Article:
The Life Story of a Tigress

It is interesting to view the tiger at an individual level rather than globally or as a species. You can learn something about the tiger as a species that way that you cannot learn when you see the bigger picture. Charles McDougal, an author of the book: Great Cats - Majestic Creatures of the Wild had this opportunity. He writes that he was able to "document highlights" in the life history of a tigress named Chuchchi. I would just like to recite those highlights here if I may, on the internet.

Chuchchi was born sometime before 1972 and had her first cubs in June of 1975. She was known to have produced five litters and 16 offspring but others may have gone unrecorded. Eleven of the cubs survived to adulthood - to the age where they can disperse to find their own home range.

As is usually with female tigers, three of the female offspring found home territory close to the natal range (mother's territory). One was able to establish a territory because the resident female had died. The second female offspring (born in 1979) set up home in a 10 square mile territory in part of her mother's home range - the northern part. This left mother occupying the southern part of her range. The third, born in 1982 forced her mother out of what remained of her territory. This made Chuchchi "transient" - nomadic.

Chuchchi was exposed at this stage to the greater possibility of being killed. She was killed in 1987, at least 15 years and 6 months of age. A good age for a wild tiger. She had fought with a young male tiger and lost.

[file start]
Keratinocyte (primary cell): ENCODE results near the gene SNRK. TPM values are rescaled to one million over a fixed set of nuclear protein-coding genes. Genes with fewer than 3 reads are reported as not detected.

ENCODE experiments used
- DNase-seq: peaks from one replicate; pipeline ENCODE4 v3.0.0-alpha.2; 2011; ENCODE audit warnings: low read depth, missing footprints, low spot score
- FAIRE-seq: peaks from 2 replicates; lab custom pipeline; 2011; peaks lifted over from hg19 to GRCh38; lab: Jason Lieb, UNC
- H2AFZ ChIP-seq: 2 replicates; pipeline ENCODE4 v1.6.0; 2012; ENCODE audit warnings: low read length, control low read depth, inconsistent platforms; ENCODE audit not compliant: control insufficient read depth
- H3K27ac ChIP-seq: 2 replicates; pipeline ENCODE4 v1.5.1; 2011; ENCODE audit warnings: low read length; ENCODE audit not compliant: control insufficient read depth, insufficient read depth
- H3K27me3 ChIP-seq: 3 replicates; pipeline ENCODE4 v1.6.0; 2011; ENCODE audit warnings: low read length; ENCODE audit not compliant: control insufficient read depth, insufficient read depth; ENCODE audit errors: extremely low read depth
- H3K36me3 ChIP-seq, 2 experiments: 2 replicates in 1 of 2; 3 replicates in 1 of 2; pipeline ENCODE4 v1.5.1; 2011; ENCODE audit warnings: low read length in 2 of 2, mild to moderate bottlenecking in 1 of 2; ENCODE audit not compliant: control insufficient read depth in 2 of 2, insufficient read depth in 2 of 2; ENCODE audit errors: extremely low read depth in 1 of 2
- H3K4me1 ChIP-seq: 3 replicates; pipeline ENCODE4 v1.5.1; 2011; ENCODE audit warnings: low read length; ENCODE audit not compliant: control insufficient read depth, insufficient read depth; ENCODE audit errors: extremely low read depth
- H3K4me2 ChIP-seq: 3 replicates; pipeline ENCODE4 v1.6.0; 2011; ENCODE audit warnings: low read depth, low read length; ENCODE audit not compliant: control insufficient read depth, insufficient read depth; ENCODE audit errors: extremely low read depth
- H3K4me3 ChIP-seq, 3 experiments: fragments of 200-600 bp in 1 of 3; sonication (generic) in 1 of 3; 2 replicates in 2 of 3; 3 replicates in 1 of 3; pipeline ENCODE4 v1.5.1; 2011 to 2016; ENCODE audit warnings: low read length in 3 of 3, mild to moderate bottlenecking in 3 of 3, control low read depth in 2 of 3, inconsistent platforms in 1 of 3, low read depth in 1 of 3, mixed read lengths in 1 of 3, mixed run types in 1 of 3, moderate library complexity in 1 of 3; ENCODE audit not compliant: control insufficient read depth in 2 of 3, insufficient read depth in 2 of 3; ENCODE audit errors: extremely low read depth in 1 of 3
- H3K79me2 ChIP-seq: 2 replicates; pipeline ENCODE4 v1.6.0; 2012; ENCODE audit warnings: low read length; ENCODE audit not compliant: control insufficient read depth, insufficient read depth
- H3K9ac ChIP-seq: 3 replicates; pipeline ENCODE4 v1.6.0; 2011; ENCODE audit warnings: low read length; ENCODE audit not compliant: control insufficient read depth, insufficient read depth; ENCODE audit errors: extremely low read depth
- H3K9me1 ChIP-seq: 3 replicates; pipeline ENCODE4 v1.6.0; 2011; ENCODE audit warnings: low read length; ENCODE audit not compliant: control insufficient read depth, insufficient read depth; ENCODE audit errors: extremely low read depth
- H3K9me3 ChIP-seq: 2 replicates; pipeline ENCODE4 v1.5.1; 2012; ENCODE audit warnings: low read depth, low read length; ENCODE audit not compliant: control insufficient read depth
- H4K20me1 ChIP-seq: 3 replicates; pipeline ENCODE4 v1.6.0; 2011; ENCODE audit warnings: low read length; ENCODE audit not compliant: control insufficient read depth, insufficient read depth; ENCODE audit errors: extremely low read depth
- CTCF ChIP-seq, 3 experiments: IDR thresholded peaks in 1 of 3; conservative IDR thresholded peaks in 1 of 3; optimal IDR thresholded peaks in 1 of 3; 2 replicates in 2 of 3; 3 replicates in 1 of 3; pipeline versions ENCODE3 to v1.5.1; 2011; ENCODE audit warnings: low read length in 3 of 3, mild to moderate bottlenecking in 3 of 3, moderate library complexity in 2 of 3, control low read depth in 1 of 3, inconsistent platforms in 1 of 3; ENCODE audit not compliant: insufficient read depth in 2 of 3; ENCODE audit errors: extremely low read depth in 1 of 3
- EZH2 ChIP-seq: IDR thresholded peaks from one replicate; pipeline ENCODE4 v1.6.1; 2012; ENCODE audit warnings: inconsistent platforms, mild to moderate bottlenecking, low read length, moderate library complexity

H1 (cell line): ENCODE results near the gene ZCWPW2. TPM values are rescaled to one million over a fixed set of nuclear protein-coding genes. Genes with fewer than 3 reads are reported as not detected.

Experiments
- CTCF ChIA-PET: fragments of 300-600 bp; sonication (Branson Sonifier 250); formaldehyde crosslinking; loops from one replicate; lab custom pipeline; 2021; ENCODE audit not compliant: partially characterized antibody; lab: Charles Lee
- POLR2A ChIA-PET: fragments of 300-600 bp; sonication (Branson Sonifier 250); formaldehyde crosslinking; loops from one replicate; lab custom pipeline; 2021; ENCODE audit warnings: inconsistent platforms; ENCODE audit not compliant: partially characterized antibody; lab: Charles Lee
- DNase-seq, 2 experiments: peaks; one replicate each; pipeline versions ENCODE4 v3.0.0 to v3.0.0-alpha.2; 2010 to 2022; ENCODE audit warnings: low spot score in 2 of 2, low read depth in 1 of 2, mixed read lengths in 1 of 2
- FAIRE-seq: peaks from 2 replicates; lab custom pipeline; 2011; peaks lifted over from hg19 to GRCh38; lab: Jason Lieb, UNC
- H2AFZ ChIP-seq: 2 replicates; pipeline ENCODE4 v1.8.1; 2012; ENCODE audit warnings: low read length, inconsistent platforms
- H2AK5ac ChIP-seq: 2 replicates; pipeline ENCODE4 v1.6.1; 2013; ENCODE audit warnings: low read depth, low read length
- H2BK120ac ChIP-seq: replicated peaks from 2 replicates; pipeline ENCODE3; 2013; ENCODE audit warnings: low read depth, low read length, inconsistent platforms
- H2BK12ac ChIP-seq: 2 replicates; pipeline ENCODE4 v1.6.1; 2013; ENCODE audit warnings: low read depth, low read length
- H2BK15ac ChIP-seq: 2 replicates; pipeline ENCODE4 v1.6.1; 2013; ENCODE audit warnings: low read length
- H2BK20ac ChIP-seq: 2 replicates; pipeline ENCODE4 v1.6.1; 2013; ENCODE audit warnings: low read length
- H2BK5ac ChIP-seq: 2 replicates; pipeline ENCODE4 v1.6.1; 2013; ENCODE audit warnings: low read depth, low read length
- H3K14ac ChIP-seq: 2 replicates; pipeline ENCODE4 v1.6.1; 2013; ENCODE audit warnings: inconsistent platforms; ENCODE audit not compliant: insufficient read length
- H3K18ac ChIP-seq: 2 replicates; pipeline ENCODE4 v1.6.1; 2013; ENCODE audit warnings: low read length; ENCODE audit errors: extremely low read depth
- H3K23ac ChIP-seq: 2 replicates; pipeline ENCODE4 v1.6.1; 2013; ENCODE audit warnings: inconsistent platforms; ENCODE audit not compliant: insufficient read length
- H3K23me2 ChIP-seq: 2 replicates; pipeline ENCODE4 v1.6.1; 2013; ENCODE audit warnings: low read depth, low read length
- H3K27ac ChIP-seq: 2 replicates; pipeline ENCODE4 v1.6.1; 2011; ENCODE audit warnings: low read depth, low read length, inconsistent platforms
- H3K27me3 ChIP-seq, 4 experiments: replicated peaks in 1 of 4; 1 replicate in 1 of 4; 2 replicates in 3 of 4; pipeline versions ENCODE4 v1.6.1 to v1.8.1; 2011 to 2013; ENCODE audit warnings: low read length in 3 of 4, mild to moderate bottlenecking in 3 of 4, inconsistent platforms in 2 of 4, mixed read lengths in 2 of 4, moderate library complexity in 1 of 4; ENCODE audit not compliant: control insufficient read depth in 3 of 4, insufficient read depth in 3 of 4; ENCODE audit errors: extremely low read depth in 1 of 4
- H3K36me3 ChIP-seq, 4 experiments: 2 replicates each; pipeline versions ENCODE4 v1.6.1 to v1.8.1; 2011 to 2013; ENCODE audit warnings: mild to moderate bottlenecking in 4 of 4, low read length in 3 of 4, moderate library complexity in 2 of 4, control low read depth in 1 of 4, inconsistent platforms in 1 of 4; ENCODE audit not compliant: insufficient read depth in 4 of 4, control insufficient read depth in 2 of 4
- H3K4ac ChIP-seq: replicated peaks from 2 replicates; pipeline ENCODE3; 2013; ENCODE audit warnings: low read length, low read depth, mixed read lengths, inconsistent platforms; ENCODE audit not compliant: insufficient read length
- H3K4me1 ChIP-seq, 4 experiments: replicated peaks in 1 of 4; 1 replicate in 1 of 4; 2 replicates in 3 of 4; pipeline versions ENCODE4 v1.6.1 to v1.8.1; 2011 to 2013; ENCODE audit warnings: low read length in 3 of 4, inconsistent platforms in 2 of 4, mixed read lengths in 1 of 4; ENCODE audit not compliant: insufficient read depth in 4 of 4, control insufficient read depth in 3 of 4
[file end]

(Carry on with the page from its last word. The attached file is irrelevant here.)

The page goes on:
Chuchchi had seven male tigers in her life. There were three who were the fathers of five litters that were known about. Charles McDougal calls her a femme fatal. The males were fighting over her.

In various fights over her, on one occasion a young male tiger bit off the tail of another tiger. He left the area tailless. The tiger who removed the other's tail was later killed by another male tiger who was courting Chuchchi. In turn he was later (1982) replaced by a fourth tiger.

Chuchchi was fearless and courageous as are all tigers. She defended her cubs with passion. On one occasion she attacked an elephant that had by chance walked on an area where Chuchchi had given birth two days before.

Chuchchi met her observer, Charles McDougal unexpectedly on a ridge one day. They eyeballed each other from a distance of 50 feet. Mr McDougal took the hint and turned around and quietly walked away. It seems that she recognised Mr McDougal and was relaxed about the encounter.

I find the life of Chuchchi both beautiful and sad. But that is just me.


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